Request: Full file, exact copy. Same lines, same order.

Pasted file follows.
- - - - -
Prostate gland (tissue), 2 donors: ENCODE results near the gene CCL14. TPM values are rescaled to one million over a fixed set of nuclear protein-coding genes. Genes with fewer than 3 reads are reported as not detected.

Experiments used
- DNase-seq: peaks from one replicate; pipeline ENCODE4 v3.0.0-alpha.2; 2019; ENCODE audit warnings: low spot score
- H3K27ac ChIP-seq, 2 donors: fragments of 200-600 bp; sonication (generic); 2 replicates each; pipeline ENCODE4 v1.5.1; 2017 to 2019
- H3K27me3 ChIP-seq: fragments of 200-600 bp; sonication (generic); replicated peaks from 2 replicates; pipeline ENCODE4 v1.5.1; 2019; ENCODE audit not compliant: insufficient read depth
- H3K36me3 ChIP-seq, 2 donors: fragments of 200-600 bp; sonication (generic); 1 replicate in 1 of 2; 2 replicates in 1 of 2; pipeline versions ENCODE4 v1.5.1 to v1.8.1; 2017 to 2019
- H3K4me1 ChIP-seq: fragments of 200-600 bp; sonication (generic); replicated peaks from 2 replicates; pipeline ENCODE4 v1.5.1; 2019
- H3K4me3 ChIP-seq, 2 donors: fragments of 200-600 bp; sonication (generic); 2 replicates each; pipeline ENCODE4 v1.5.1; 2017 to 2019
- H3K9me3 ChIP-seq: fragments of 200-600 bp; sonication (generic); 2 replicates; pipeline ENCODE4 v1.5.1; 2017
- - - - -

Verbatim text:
Prostate gland (tissue), 2 donors: ENCODE results near the gene CCL14. TPM values are rescaled to one million over a fixed set of nuclear protein-coding genes. Genes with fewer than 3 reads are reported as not detected.

Experiments used
- DNase-seq: peaks from one replicate; pipeline ENCODE4 v3.0.0-alpha.2; 2019; ENCODE audit warnings: low spot score
- H3K27ac ChIP-seq, 2 donors: fragments of 200-600 bp; sonication (generic); 2 replicates each; pipeline ENCODE4 v1.5.1; 2017 to 2019
- H3K27me3 ChIP-seq: fragments of 200-600 bp; sonication (generic); replicated peaks from 2 replicates; pipeline ENCODE4 v1.5.1; 2019; ENCODE audit not compliant: insufficient read depth
- H3K36me3 ChIP-seq, 2 donors: fragments of 200-600 bp; sonication (generic); 1 replicate in 1 of 2; 2 replicates in 1 of 2; pipeline versions ENCODE4 v1.5.1 to v1.8.1; 2017 to 2019
- H3K4me1 ChIP-seq: fragments of 200-600 bp; sonication (generic); replicated peaks from 2 replicates; pipeline ENCODE4 v1.5.1; 2019
- H3K4me3 ChIP-seq, 2 donors: fragments of 200-600 bp; sonication (generic); 2 replicates each; pipeline ENCODE4 v1.5.1; 2017 to 2019
- H3K9me3 ChIP-seq: fragments of 200-600 bp; sonication (generic); 2 replicates; pipeline ENCODE4 v1.5.1; 2017